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There was once a time when you could stroll through an arcade and see a line of pinball machines, usually being played by very irate people gyrating the machine back and forth showing it “who’s boss”. Always a simple game with a simple user interface (what arcade game today has only two buttons and involves actual moving parts, not virtual humanoids or dynamically generated special effects?) today, most pinball machines have been replaced by games featuring the latter characteristics. It’s all for the good of the industry I hear, or at least that’s the idea I get when I watch videos like these where kids react to a GameBoy (summary: a lot of kids saw it as the equivalent of an old record player). After all, pinball machines still use… Coins! Oh the humanity. Besides presenting “old” types of gaming interfaces, pinball machines have fallen out of favor in the last few decades because they are expensive to repair and some of the parts are hard to find.

Despite the headwinds, there are still many pinball enthusiasts who are out there trying to save the game, much like Skee-Ball devotees are trying to save that game by instituting tournaments and generating buzz by deeming it a sport “almost recognized in the 2012 olympics”. These coin-toting strongmen, with a flare for slapping giant wooden boxes and shaking them harder than a 7.0 Richter Scale earthquake refuse to let go of their insatiable appetite for blinking lights, multiplier jackpots, and the ever-elusive quest to make the top score board.  

If your goal is to keep the game relevant (and thereby ensure that there are enough new games and suppliers/servicers to help keep pinball machines ticking), how do you convince a younger and increasingly-tech savvy generation that pinball can be fun? You do what any enterprising tycoon does: you turn to synergies; brand and copyright synergies, to be exact.

The owner of one manufacturer of pinball machines in the U.S., Jersey Jack Pinball, (remarkably there are only two U.S.-based manufacturers of Pinball machines) is making a name for itself by upping the ante on the amount of bells and whistles that it includes in its pinball machines. Nice artwork and recognizable names like Wizard of Oz are just the beginning. Try flying mechanical monkeys, an LED back screen with high-resolution graphics, and Dorothy’s spinning house. Yeah, these aren’t your grandpa’s pinball machine. Another pinball machine bearing Metallica’s name features 12 songs from Metallica that play while users are snapping the flippers and watching the shiny silver ball make its way around the playing surface.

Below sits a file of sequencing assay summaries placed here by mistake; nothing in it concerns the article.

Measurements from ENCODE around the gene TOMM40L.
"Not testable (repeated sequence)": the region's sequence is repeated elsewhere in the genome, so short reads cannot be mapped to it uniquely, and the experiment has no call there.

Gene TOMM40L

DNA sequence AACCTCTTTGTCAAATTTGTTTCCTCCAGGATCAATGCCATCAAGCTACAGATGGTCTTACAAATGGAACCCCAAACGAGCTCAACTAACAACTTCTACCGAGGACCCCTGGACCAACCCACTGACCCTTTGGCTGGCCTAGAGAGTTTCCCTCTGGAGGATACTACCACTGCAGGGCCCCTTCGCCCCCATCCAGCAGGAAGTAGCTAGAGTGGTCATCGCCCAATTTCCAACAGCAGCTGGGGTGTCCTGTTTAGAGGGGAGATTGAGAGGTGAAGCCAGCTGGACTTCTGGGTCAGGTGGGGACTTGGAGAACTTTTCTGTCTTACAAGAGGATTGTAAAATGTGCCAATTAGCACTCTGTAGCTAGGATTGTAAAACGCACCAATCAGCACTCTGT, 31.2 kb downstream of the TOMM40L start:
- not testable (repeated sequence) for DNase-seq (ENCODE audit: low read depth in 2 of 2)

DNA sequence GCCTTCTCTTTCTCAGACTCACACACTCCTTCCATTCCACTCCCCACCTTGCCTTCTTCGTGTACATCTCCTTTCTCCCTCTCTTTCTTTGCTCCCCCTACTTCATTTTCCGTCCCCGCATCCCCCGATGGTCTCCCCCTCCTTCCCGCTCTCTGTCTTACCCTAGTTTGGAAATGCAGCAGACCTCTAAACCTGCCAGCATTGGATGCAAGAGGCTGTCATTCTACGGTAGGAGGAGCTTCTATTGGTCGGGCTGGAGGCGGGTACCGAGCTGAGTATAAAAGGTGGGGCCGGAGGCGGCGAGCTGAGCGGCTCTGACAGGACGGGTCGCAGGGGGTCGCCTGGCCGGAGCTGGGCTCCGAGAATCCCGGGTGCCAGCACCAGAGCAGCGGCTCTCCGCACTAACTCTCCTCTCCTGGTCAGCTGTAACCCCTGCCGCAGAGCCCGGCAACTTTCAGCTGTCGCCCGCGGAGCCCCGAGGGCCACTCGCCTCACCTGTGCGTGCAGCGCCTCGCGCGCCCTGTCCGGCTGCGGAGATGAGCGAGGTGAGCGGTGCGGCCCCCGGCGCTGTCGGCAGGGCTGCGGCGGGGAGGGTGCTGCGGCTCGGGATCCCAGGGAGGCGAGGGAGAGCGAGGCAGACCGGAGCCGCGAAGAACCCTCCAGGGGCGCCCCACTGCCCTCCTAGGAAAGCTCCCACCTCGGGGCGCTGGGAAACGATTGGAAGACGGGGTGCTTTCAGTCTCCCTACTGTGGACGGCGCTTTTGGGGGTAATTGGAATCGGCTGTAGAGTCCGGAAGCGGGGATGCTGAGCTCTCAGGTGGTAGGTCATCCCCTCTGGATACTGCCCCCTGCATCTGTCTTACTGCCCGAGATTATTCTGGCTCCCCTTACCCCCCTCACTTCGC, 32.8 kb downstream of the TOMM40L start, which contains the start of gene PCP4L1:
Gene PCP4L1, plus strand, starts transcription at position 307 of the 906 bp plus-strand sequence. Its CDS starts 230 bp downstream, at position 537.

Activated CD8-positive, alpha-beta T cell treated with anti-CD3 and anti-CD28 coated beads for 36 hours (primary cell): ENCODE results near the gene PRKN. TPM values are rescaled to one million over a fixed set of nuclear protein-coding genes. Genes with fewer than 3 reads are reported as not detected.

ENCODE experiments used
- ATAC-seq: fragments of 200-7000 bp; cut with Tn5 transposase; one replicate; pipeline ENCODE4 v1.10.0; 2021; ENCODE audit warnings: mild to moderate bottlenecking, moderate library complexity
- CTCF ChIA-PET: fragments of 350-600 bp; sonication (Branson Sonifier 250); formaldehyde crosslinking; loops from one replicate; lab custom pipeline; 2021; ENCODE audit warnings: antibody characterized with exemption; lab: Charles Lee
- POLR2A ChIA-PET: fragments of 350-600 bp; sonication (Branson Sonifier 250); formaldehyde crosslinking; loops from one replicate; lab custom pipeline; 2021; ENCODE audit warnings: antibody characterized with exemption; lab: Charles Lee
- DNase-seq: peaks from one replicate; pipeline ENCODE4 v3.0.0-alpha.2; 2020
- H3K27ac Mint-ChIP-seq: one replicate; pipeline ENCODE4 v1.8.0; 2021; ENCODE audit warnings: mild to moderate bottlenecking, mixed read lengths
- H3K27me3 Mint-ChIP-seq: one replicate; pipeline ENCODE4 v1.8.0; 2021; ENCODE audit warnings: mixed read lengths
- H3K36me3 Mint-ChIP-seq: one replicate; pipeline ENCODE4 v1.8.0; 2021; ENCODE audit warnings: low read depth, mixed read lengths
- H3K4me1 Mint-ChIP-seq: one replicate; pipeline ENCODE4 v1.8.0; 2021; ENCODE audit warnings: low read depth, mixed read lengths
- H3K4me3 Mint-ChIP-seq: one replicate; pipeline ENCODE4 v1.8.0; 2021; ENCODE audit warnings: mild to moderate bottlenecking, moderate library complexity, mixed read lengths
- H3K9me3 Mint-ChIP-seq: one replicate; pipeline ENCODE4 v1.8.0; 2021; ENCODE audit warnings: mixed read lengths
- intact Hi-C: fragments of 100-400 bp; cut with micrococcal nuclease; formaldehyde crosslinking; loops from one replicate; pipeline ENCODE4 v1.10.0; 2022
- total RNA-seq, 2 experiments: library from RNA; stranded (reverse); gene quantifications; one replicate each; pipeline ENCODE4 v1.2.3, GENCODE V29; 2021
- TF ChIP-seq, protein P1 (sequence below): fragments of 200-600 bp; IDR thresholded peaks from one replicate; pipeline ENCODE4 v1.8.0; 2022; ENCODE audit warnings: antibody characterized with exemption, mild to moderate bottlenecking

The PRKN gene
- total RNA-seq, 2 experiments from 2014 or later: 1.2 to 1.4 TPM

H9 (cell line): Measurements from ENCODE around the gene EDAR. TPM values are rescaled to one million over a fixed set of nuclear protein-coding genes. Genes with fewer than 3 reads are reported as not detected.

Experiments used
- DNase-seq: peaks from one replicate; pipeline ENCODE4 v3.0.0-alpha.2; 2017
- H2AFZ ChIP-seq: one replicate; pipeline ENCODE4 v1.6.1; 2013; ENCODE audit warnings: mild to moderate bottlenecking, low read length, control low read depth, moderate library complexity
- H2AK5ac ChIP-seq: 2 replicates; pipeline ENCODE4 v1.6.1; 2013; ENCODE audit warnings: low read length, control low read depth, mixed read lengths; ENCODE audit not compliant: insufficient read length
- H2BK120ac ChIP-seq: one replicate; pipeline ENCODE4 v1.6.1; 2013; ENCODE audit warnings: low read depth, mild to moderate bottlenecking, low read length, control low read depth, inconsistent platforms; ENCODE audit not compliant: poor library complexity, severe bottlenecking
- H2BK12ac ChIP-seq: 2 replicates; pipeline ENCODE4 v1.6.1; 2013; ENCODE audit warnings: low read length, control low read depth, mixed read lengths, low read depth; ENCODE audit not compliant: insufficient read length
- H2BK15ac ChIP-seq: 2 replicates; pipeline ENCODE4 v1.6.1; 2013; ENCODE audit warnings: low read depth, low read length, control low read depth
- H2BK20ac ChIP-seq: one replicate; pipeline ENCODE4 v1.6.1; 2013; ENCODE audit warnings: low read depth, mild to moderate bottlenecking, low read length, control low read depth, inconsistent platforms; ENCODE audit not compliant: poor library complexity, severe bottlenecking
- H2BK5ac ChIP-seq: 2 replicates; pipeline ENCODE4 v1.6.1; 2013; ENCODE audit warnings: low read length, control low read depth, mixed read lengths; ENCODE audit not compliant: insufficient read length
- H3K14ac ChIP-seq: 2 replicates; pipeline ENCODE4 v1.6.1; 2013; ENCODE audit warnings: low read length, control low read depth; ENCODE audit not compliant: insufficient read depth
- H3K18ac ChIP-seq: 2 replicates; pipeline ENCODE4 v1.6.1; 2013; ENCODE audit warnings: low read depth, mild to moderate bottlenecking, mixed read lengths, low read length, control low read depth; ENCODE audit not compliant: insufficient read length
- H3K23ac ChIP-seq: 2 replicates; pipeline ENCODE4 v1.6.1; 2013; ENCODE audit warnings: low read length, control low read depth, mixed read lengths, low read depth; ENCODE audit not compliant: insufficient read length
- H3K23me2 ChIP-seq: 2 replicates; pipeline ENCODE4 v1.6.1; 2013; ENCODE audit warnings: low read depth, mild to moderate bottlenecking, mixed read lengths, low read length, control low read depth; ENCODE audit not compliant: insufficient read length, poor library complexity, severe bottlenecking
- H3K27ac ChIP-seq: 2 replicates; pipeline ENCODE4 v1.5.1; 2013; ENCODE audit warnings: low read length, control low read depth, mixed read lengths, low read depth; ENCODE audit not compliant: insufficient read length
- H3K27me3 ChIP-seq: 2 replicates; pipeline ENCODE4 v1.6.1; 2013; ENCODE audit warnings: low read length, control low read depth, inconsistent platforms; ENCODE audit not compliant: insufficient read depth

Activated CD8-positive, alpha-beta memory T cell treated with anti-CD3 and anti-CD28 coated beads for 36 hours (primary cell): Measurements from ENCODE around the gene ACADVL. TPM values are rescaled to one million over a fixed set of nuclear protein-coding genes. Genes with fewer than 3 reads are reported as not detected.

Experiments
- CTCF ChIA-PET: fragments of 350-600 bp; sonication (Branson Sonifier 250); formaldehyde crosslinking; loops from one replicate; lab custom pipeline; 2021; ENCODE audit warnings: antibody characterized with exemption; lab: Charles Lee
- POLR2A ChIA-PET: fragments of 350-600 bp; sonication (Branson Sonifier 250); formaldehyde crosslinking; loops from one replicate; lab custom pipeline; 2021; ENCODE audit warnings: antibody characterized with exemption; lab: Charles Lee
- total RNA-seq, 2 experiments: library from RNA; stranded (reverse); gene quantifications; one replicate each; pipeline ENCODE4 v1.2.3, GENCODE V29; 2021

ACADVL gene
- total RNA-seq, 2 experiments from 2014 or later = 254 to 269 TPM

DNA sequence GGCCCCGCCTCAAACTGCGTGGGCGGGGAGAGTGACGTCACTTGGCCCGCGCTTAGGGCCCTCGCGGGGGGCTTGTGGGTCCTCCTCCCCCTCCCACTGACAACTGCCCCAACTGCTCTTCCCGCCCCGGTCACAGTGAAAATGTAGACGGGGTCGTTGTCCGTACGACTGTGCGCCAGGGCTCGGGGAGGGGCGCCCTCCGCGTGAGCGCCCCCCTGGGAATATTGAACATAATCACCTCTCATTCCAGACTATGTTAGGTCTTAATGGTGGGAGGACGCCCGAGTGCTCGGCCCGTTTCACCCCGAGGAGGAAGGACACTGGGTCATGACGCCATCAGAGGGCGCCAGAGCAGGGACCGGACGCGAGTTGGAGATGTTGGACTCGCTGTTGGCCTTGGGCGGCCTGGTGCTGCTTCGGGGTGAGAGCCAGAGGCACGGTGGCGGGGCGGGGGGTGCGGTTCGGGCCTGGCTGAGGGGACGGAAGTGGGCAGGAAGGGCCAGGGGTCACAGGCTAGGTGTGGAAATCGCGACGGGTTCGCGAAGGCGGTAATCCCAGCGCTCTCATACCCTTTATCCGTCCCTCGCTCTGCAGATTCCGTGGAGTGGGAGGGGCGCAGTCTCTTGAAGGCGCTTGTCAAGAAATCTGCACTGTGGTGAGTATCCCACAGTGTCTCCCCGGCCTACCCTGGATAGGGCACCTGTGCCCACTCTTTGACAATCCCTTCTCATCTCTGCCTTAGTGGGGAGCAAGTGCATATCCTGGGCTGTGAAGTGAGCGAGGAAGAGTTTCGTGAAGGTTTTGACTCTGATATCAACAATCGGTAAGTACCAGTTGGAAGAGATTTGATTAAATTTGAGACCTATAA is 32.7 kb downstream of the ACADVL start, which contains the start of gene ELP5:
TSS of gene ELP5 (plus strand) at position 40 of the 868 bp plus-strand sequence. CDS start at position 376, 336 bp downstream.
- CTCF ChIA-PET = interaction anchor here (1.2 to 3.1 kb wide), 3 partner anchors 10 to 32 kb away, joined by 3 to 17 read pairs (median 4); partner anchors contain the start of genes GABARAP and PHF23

Such fusions of recognized names, imagery, and themes are the result of careful (and comprehensive) negotiations between the people responsible for the recognized imagery and names and the makers of the video games. There are a laundry list of issues that brand owners have to address including the relationship between the owner itself and the manufacturer of the game (does a joint venture make sense?), which names/characters/songs will be licensed, what to charge for each licensed item, and final approval of the designs for such games. Negotiation of such terms can take months if not years. As the owner of a well-known brand, it definitely pays to be nimble in such negotiations to capitalize on the swell of consumer demand that surrounds the publicity of a successful movie or TV show launch. Developers of the video games, too, have an incentive to be open in their negotiations and be willing to pay premium prices in some cases to gain access to some of the most recognized names/characters/songs. Or, as may have been the case with Jersey Jack, the idea for the pinball game and the inclusion of all the different characters may have been so unique and innovative that Warner Brothers, the current owner of rights in the name, screenplay, and characters, just couldn’t pass up the opportunity.